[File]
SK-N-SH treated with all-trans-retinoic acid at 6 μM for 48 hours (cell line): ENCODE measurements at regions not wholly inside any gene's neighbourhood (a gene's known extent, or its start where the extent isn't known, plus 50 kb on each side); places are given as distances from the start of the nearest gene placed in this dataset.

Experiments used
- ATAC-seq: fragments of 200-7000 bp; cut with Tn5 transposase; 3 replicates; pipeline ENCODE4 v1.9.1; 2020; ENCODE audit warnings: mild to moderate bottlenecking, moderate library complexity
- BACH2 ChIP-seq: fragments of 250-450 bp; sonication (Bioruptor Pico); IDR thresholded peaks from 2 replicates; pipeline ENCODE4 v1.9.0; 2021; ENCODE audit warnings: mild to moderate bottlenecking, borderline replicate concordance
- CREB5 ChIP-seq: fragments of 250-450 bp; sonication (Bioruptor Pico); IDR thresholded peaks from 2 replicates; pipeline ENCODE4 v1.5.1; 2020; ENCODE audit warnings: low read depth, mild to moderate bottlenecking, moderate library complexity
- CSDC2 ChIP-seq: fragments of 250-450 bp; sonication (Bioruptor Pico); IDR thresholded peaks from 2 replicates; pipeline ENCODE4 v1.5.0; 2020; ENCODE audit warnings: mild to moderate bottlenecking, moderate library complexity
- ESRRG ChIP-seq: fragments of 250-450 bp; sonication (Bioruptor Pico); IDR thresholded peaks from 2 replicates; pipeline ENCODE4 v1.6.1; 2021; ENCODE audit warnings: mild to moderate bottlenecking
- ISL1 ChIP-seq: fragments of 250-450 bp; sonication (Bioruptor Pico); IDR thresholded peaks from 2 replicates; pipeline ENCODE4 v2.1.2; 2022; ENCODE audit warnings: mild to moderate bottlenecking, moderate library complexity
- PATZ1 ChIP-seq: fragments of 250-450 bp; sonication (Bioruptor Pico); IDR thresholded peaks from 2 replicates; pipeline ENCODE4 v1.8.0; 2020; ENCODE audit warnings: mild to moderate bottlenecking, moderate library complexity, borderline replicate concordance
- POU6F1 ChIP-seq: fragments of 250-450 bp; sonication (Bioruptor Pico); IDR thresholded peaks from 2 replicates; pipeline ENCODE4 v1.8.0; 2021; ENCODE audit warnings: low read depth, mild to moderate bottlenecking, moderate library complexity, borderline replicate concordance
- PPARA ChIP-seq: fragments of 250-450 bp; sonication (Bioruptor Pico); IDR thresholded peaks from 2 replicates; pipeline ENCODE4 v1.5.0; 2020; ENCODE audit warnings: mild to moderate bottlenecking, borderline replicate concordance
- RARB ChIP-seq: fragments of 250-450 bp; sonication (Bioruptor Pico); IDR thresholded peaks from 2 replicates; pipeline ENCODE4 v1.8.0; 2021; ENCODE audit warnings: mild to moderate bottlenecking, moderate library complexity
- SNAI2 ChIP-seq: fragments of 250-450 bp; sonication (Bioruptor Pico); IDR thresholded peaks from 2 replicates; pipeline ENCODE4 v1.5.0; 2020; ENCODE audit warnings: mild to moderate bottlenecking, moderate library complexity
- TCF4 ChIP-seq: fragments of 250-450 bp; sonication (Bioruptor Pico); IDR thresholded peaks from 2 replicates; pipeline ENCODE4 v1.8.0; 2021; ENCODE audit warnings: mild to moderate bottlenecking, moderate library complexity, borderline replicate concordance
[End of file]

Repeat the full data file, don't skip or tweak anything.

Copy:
SK-N-SH treated with all-trans-retinoic acid at 6 μM for 48 hours (cell line): ENCODE measurements at regions not wholly inside any gene's neighbourhood (a gene's known extent, or its start where the extent isn't known, plus 50 kb on each side); places are given as distances from the start of the nearest gene placed in this dataset.

Experiments used
- ATAC-seq: fragments of 200-7000 bp; cut with Tn5 transposase; 3 replicates; pipeline ENCODE4 v1.9.1; 2020; ENCODE audit warnings: mild to moderate bottlenecking, moderate library complexity
- BACH2 ChIP-seq: fragments of 250-450 bp; sonication (Bioruptor Pico); IDR thresholded peaks from 2 replicates; pipeline ENCODE4 v1.9.0; 2021; ENCODE audit warnings: mild to moderate bottlenecking, borderline replicate concordance
- CREB5 ChIP-seq: fragments of 250-450 bp; sonication (Bioruptor Pico); IDR thresholded peaks from 2 replicates; pipeline ENCODE4 v1.5.1; 2020; ENCODE audit warnings: low read depth, mild to moderate bottlenecking, moderate library complexity
- CSDC2 ChIP-seq: fragments of 250-450 bp; sonication (Bioruptor Pico); IDR thresholded peaks from 2 replicates; pipeline ENCODE4 v1.5.0; 2020; ENCODE audit warnings: mild to moderate bottlenecking, moderate library complexity
- ESRRG ChIP-seq: fragments of 250-450 bp; sonication (Bioruptor Pico); IDR thresholded peaks from 2 replicates; pipeline ENCODE4 v1.6.1; 2021; ENCODE audit warnings: mild to moderate bottlenecking
- ISL1 ChIP-seq: fragments of 250-450 bp; sonication (Bioruptor Pico); IDR thresholded peaks from 2 replicates; pipeline ENCODE4 v2.1.2; 2022; ENCODE audit warnings: mild to moderate bottlenecking, moderate library complexity
- PATZ1 ChIP-seq: fragments of 250-450 bp; sonication (Bioruptor Pico); IDR thresholded peaks from 2 replicates; pipeline ENCODE4 v1.8.0; 2020; ENCODE audit warnings: mild to moderate bottlenecking, moderate library complexity, borderline replicate concordance
- POU6F1 ChIP-seq: fragments of 250-450 bp; sonication (Bioruptor Pico); IDR thresholded peaks from 2 replicates; pipeline ENCODE4 v1.8.0; 2021; ENCODE audit warnings: low read depth, mild to moderate bottlenecking, moderate library complexity, borderline replicate concordance
- PPARA ChIP-seq: fragments of 250-450 bp; sonication (Bioruptor Pico); IDR thresholded peaks from 2 replicates; pipeline ENCODE4 v1.5.0; 2020; ENCODE audit warnings: mild to moderate bottlenecking, borderline replicate concordance
- RARB ChIP-seq: fragments of 250-450 bp; sonication (Bioruptor Pico); IDR thresholded peaks from 2 replicates; pipeline ENCODE4 v1.8.0; 2021; ENCODE audit warnings: mild to moderate bottlenecking, moderate library complexity
- SNAI2 ChIP-seq: fragments of 250-450 bp; sonication (Bioruptor Pico); IDR thresholded peaks from 2 replicates; pipeline ENCODE4 v1.5.0; 2020; ENCODE audit warnings: mild to moderate bottlenecking, moderate library complexity
- TCF4 ChIP-seq: fragments of 250-450 bp; sonication (Bioruptor Pico); IDR thresholded peaks from 2 replicates; pipeline ENCODE4 v1.8.0; 2021; ENCODE audit warnings: mild to moderate bottlenecking, moderate library complexity, borderline replicate concordance